That's where M'sian Nons fit in perfectly. These M'sians r tightened, mentally, through a very competitive vernacular educational system. On top of that there is an added pressure of doing well to make the parent back home proud of them.

Both conditions r a rare commodities among the pampered S'porean learners.

BTW, ever wonder how S'pore can score so highly in TMSS & PISA? These M'sians r part of the answer + the Mainland Chineses, the S Koreans & the Sub-continent Indians.

Without these group of imported young learners, u can bet yr last dollars that the S'pore standing in both tests would be that few nodes down the rank!

Whatever say & done it's a blessing in disguise for those families having their children selected. Otherwise, where would they be in the M'sian format of scheme of zero sum game?

John Teng said...

My friend told me that his nephew who qualified as a doctor in Malaysia was allowed to go work in Spore after his housemanship. The Spore govt even paid for the balance of his scholarship bond, but it is amazing that the Malaysian govt would let such a talent go after spending so much time & effort training a doctor without trying to counter-offer. What a waste.

Unknown said...

chinese people need to stop worshipping money and find out what life is all about....

clearwater said...

And why not? It's there for the taking; good DNA material sidelined by a twisted system. You take them, make them your own, where ever you can find them. And they can be great investments. That's how the USA was initially developed, by hundreds of thousands of poor unwanted European migrants crossing the seas to the New World to make a new life.

Salvador Dali said...

Colin,

While the education system is inferior, you'd still be doing very well poaching the top 5% ... and assuming they have gotten their mainly on their own merits without "structural environmental support"... they should bloom even more in a better equipped setting and rewarding competitive landscape.

Unknown, it is not worshipping money, it is knowing how to make a better live for yourself and your family, its taking responsibility... not lepak, gov take care of us mentality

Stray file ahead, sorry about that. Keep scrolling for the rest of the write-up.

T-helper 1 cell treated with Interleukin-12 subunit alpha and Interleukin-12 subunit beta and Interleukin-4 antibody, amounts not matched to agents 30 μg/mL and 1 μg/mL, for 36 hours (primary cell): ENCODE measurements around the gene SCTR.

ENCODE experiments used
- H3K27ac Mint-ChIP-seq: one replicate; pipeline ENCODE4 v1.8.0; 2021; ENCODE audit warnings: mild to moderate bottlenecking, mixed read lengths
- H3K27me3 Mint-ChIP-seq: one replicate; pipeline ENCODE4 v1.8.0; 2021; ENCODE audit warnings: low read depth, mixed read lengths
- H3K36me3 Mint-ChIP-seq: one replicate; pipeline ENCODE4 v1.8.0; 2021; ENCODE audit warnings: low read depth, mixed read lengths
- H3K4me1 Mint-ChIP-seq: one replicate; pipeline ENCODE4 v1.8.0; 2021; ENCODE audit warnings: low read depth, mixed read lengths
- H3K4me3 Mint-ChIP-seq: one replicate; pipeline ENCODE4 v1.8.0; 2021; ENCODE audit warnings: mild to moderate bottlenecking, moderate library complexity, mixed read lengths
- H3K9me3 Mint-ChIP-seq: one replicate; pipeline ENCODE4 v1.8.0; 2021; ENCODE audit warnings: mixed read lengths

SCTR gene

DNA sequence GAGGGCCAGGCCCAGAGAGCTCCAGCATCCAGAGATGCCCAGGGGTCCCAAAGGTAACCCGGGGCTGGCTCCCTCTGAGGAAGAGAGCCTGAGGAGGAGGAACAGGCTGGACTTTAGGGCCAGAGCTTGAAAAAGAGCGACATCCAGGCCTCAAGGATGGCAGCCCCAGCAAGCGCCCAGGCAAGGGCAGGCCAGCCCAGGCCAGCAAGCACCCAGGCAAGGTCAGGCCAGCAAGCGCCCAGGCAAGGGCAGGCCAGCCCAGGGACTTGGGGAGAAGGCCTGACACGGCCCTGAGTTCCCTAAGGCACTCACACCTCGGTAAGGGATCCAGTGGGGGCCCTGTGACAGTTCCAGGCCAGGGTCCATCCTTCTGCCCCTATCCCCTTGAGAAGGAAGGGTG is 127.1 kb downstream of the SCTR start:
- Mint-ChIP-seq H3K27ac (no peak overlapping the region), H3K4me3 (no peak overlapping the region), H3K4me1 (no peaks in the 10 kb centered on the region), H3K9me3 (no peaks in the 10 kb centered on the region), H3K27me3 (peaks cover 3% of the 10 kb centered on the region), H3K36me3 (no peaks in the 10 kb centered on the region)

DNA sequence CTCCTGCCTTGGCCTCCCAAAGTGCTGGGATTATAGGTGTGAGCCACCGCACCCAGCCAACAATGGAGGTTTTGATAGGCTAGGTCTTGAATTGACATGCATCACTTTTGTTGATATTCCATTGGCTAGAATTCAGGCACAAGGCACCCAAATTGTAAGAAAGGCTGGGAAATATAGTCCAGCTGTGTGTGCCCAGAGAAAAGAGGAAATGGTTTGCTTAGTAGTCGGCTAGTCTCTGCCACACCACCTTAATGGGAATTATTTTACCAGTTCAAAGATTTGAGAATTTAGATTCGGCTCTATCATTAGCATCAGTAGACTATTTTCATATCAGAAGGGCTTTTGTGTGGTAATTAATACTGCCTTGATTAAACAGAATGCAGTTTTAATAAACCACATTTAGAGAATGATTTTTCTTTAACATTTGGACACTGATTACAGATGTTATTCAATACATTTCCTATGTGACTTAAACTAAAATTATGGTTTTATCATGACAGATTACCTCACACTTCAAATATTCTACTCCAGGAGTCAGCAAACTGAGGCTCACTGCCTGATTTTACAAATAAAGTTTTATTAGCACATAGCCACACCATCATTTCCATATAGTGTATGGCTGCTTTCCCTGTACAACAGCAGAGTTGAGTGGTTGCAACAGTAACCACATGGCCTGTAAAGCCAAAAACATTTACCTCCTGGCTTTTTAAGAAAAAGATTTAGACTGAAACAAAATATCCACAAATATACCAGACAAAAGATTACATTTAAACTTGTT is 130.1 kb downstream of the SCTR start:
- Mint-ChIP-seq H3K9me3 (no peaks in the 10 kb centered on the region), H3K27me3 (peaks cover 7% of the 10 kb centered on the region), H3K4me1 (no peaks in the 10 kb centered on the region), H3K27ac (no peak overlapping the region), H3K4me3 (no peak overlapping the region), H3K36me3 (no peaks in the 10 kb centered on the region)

clearwater,
why not indeed, singapore is blameless here... I would do the same, even more aggressive if I was an influential SG minister

Colin said...

Dali, they have been doing that since I studied there. They are now casting their net a lot wider to include Vietnamese, Mainlanders, Thais and Indonesians and it is very hard to say no to free education.

However, I have noticed that retention rates or not what it was like it was for those who ventured forth 30 years ago. Opportunities are not as plentiful as in the early days. Some return, some move elsewhere but with greater mobility it is no surprise that I have classmates all over the place.

walla said...

Diminishing returns all round. Those out of the mill who return to teach and train will produce only as good as themselves. Milking those cohorts will also yield limited quality. You see as much in the new batches of foreign workers as well. The same cause. Weak education and social policies. Low work ethics and fifty percent drop in productivity compared to those in earlier batches. The supervisory midlevels are also getting weaker if not demotivated.

Meanwhile: commodity needs replanting and agriculture faces el-nino today and al-nina tomorrow; manufacturing has hollowed out except for some goods for local consumption, MNCs not exactly enthused to scale up; services which is mostly tourism because banking is too tied to local economy, and tourism is waning rapidly; leaving oil and gas meaning only canadian shale meaning big question mark on returns because sudan has been destabilized.

On top of that: massive debt meaning ruinous financing charges that will take the first cut of any future earnings intended for development.

Not to miss the tide of brain hemorrhage, the weakening of the currency, the end of your epf, and the artificial hiking of prices galore.

And the only solution for all this they could offer? "don't provoke us."

The end, señor salvatore.

robertan said...

This country has passed the point of no return and is imploding as a society; just look at the number of incest , baby dumping/killing by the 'jangan cabar kita' types.
When the majority consistently chooses to be blind, it is time to
move on and if you are too old to do that, do prepare your young to compete and flourish elsewhere. It is too difficult to fight stupidity.
For those who remain, good luck. Adios.